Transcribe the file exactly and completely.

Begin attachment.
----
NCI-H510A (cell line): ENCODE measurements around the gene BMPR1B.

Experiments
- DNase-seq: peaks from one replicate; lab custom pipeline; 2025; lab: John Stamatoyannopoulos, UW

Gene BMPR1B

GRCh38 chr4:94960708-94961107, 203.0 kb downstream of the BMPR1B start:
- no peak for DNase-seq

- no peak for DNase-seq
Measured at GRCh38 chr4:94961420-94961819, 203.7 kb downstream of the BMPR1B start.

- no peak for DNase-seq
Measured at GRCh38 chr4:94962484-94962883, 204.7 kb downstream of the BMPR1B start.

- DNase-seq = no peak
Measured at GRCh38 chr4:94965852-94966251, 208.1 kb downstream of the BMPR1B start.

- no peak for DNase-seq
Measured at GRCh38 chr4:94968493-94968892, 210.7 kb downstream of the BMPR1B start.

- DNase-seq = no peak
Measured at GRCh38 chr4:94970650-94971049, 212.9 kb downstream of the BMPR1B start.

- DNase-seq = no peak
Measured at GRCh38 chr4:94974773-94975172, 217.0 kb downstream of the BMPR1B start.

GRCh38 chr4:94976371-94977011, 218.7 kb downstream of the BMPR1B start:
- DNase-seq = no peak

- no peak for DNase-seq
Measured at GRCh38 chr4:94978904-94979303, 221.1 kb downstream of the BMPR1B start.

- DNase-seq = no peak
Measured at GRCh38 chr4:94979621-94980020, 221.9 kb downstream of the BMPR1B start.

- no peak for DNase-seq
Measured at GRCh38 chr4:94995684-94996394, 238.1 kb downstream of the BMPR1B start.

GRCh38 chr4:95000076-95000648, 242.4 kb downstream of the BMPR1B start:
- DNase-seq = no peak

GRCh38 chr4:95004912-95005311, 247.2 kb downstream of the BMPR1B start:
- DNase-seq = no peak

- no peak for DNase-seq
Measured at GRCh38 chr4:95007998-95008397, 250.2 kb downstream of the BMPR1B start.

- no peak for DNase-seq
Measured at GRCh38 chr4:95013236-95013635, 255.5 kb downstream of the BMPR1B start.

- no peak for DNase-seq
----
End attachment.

NCI-H510A (cell line): ENCODE measurements around the gene BMPR1B.

Experiments
- DNase-seq: peaks from one replicate; lab custom pipeline; 2025; lab: John Stamatoyannopoulos, UW

Gene BMPR1B

GRCh38 chr4:94960708-94961107, 203.0 kb downstream of the BMPR1B start:
- no peak for DNase-seq

- no peak for DNase-seq
Measured at GRCh38 chr4:94961420-94961819, 203.7 kb downstream of the BMPR1B start.

- no peak for DNase-seq
Measured at GRCh38 chr4:94962484-94962883, 204.7 kb downstream of the BMPR1B start.

- DNase-seq = no peak
Measured at GRCh38 chr4:94965852-94966251, 208.1 kb downstream of the BMPR1B start.

- no peak for DNase-seq
Measured at GRCh38 chr4:94968493-94968892, 210.7 kb downstream of the BMPR1B start.

- DNase-seq = no peak
Measured at GRCh38 chr4:94970650-94971049, 212.9 kb downstream of the BMPR1B start.

- DNase-seq = no peak
Measured at GRCh38 chr4:94974773-94975172, 217.0 kb downstream of the BMPR1B start.

GRCh38 chr4:94976371-94977011, 218.7 kb downstream of the BMPR1B start:
- DNase-seq = no peak

- no peak for DNase-seq
Measured at GRCh38 chr4:94978904-94979303, 221.1 kb downstream of the BMPR1B start.

- DNase-seq = no peak
Measured at GRCh38 chr4:94979621-94980020, 221.9 kb downstream of the BMPR1B start.

- no peak for DNase-seq
Measured at GRCh38 chr4:94995684-94996394, 238.1 kb downstream of the BMPR1B start.

GRCh38 chr4:95000076-95000648, 242.4 kb downstream of the BMPR1B start:
- DNase-seq = no peak

GRCh38 chr4:95004912-95005311, 247.2 kb downstream of the BMPR1B start:
- DNase-seq = no peak

- no peak for DNase-seq
Measured at GRCh38 chr4:95007998-95008397, 250.2 kb downstream of the BMPR1B start.

- no peak for DNase-seq
Measured at GRCh38 chr4:95013236-95013635, 255.5 kb downstream of the BMPR1B start.

- no peak for DNase-seq